illustration of Ebenezer Scrooge in silhouette walking toward a Christmas tree and followed by the three ghosts

A Christmas Carol

by Charles Dickens

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Last Updated September 5, 2023.

Scrooge awakens in his bed, fully expecting the next messenger sent to him through Jacob Marley. He feels ready for anything and is thus quite shocked when the clock strikes one yet again and nothing happens at all. Scrooge shuffles to his door and hears his name, then proceeds.

He steps into a room similar to his own, yet decorated in greenery and filled with various foods. A glorious giant rests on a couch and bids Scrooge to enter and “know [him] better.” Scrooge does as instructed.

The giant introduces himself as the Ghost of Christmas Present. He wears a green robe, a wreath of holly, and no shoes.

Scrooge asks the ghost to teach him a lesson, if it is possible, and the spirit instructs him to touch his green robe. Scrooge does so and finds himself standing in the festive city streets on Christmas morning, where he begins to take in the people and events surrounding him. Scrooge notices that, occasionally, as poor revelers pass with their dinners, the Ghost of Christmas Present sprinkles “incense” on their dinners from his torch. And when people are caught in a disagreement, they too receive a sprinkling from the torch, which causes the bickering to stop immediately.

The Ghost of Christmas Present transports Scrooge to Bob Cratchit’s house and stops to sprinkle a blessing on his home. Scrooge finds this incredible, as Bob makes so little money yet has somehow gained the favor of this spirit.

The Cratchit family is dressed in poor garments but makes the best of the resources they have. Dinner is being prepared, and the family begins to worry about where Bob, Tiny Tim, and Martha are. Martha appears, much to the delight of her family, and they devise a plan to trick their father, who is following soon after her.

Bob appears with Tiny Tim on his shoulders, and Martha remains in a hiding place. When Bob asks about her location, the family tells him that she isn’t able to make it. Bob is visibly disappointed, and this pains Martha, who rushes from her hiding place as the room overflows in warm and tender exchanges.

Dinner is readied, and a feast commences. Bob is especially complimentary of his wife’s cooking talents, gushing over the goose and the pudding. Bob looks around at his family and warmly wishes them all a merry Christmas. Tiny Tim adds,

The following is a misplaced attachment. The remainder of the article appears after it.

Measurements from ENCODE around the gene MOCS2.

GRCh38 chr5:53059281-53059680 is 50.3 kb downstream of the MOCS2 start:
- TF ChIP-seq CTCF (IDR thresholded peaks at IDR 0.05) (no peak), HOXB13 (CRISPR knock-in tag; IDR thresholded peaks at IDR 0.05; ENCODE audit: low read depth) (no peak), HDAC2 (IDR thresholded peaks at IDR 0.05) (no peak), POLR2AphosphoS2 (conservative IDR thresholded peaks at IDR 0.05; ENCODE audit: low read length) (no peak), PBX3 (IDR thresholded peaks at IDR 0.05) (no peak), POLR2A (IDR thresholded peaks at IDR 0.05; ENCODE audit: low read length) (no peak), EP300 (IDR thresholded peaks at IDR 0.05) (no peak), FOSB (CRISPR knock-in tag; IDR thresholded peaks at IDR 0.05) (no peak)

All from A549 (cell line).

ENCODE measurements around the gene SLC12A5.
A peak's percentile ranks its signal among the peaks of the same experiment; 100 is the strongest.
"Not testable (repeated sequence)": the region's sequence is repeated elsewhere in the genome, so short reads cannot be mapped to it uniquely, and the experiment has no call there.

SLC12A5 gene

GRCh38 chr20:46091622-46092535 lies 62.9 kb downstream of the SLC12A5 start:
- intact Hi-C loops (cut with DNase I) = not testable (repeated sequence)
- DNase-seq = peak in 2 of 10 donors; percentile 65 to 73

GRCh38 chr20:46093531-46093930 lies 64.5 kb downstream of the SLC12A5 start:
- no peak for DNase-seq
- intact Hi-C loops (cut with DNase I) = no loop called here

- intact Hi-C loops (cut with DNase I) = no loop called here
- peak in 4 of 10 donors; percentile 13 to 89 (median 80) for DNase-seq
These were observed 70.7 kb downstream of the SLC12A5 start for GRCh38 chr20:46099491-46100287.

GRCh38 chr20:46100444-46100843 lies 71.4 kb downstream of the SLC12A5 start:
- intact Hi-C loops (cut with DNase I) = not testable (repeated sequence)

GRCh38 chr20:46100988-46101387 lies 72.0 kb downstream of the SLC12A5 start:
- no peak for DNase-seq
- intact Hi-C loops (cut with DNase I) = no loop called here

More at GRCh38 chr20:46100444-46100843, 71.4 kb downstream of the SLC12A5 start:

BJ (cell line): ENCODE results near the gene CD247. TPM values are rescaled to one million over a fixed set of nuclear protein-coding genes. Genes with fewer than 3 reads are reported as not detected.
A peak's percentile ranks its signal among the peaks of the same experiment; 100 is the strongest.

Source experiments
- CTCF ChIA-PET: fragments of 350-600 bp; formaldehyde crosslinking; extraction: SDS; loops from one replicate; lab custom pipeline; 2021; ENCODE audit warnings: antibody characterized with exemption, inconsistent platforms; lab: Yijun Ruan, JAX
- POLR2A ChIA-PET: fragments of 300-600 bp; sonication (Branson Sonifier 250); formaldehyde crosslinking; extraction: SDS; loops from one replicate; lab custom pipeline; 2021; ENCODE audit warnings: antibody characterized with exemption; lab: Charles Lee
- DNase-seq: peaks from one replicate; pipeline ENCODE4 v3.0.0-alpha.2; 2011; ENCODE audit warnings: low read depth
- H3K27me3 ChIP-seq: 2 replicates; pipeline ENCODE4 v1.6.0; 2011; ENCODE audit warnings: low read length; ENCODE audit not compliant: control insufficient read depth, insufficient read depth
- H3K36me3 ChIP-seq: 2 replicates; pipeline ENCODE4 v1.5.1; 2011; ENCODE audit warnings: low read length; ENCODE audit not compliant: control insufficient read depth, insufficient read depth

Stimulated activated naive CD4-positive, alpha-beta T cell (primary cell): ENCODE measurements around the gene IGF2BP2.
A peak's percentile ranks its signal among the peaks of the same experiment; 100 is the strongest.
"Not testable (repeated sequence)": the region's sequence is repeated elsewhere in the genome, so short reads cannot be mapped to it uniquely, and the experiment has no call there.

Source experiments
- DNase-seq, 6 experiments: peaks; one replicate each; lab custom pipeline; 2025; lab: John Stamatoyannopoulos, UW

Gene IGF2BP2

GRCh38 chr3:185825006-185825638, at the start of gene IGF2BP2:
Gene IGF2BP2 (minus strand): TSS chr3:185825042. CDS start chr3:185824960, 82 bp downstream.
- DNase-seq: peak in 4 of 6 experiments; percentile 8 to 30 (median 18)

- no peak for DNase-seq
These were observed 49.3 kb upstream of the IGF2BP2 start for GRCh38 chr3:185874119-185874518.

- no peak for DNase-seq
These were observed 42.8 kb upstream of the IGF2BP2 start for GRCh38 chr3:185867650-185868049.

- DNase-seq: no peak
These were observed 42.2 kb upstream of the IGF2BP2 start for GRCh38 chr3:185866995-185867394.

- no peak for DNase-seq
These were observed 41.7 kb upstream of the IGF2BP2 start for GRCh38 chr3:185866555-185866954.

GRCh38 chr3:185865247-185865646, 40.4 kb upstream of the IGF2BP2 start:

God bless us every one!

The boy touches something deep within Scrooge, who implores the spirit to tell him if the young child will live. The Ghost of Christmas Present replies that he sees an empty chair and a crutch without an owner if the future remains unaltered. Scrooge is crushed.

The scene shifts back to the Cratchit household, where Mrs. Cratchit has some stern words about Scrooge. After a bit of chastisement from her husband to remember the spirit of the day, she ultimately toasts a “long life” to Scrooge.

As he watches the scene thereafter, Scrooge notes that the family is not remarkable in any way. They wear plain clothes, are not beautiful people, and have poorly made shoes. Yet somehow they are happy. This, and particularly the joy of young Tiny Tim, confounds Scrooge.

Scrooge and the Ghost of Christmas Present pass other scenes of Christmas, including the home of poor miners and a dark ship.

Suddenly, Scrooge finds himself at his nephew’s party. The group begins to discuss Scrooge, noting that he has plenty of money, but it does him no good. Scrooge’s nephew says that he feels sorry for his uncle and vows to continue to visit Scrooge year after year, if only in the hope that it may benefit Scrooge’s employees eventually.

A great party commences, filled with tea, dancing, and music. Scrooge’s nephew wishes his absent uncle a merry Christmas, and the spirit whisks Scrooge away once again.

The continue on their journey, passing sickbeds, foreign lands, and jails. The spirit stops to bless each person he visits.

The Ghost of Christmas Present tells Scrooge that his time is coming to an end when Scrooge notes something protruding from the folds of the spirit’s green robe and inquires about what this may be. The spirit produces two children who are “wretched, abject, frightful, hideous, miserable.” This boy and girl—Ignorance and Want—belong to humankind.

The clock strikes twelve, the Ghost of Christmas Present disappears, and a solemn phantom comes “like a mist” toward Scrooge.

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